Asked on Sep 07, 2013

I really need help with raised veneer from moisture!

I bought this vintage chippendale mahogany partner's desk today at an outdoor market and before it was delivered it got damaged by the rain. The top is not too bad but the sides are "bumpy" where the veneer has been affected by the moisture. There are no splits or bubbles that I can see but rather a sort of all-over roughness. Can anyone give detailed advice on how to correct this without refinishing/sanding? I heard that you can re-wet it and weight it but I'm not quite sure how to go about it. Thank you!
  11 answers
  • Mary Insana Mary Insana on Sep 07, 2013
    Was this bought new? If it was you can probably call the store and tell them what happened, especially if it was delivered by the stores delivery men. They should have taken precautions for it not to get wet. If it was bought as a used item maybe it was already damaged and you didn't notice it .Doesn't seem like rain could cause that much damage unless it was sitting outside or not dried off immediately upon delivery.
  • I am with Mary on this one that it could have had damage before and the rain made it worse. Getting caught in a rain shower does not usually affect furniture that fast especially if it was delivered and dried off. Short of refinishing it, there is nothing to do. There are no quick fixes for veneer that I have ever seen. DO NOT WET IT again. That will just cause the veneer to bubble even more since it is glue on and wood and moisture do not go well together. You could find the highest /finest grit sandpaper and lightly sand it to see if you can smooth out the roughness. If it is new, then the store is responsible. If it was used, then I would find out what the store policy is. Good luck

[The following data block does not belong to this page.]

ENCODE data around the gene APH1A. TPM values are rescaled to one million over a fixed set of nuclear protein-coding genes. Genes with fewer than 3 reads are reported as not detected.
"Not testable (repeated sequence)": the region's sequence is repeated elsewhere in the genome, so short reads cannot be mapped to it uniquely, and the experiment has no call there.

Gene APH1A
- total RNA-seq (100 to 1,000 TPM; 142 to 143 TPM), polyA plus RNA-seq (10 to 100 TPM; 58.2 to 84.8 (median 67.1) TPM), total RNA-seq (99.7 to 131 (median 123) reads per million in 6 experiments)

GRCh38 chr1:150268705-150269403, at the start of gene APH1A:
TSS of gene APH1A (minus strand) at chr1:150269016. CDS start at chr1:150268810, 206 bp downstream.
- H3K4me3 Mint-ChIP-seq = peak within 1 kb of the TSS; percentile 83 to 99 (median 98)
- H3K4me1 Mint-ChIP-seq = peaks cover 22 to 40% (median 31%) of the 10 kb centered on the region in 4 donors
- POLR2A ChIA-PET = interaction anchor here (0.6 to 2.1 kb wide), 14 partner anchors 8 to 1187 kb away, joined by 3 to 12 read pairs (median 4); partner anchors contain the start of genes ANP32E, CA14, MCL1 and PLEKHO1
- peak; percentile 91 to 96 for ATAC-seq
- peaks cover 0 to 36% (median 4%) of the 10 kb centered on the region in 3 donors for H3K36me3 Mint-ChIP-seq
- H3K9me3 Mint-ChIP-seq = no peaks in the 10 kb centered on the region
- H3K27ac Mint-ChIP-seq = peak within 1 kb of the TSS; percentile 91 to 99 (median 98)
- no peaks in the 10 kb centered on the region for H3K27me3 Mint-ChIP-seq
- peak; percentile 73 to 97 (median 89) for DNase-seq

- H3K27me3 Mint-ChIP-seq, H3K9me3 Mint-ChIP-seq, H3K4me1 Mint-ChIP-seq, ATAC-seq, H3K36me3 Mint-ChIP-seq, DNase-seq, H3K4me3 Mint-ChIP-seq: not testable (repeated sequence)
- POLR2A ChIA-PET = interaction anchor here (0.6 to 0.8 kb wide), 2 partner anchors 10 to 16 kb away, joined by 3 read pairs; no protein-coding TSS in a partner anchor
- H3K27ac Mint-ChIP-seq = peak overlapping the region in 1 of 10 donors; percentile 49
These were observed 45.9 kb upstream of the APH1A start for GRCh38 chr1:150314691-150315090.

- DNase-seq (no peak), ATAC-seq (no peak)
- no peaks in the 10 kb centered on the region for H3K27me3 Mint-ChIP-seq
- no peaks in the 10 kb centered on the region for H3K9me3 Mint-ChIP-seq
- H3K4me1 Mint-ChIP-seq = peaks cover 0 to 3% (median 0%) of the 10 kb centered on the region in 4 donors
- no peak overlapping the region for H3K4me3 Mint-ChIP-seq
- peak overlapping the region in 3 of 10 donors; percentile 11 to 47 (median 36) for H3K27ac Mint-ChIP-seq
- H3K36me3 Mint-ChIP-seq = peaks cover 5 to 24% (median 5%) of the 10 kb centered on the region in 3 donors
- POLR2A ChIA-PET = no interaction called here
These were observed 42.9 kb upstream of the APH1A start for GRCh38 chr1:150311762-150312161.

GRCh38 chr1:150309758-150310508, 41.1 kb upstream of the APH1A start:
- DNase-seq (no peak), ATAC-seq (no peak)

• Porta Verde Studio Porta Verde Studio on Sep 07, 2013
    Hi, this is a vintage piece. I bought it from a vendor at an outside sale and before it was delivered, they got rained on. I edited this post to give more of a background. I was told by some old-time woodworkers that misting the veneer with water will soften it enough for it to lay flat if it's pressed. I've used water on veneer with heat before to raise the grain and to get out water stains so I'm thinking it may work.
    • Karen Mortimore Karen Mortimore on Sep 09, 2013
      @Porta Verde Studio I've used the method Sherrie used ( found below) and it worked out really well, just make sure before you put the block on with the clamp there is no glue on the surface. glue doesn't take stain. Good luck, this is a beautiful piece
  • Sherrie Sherrie on Sep 09, 2013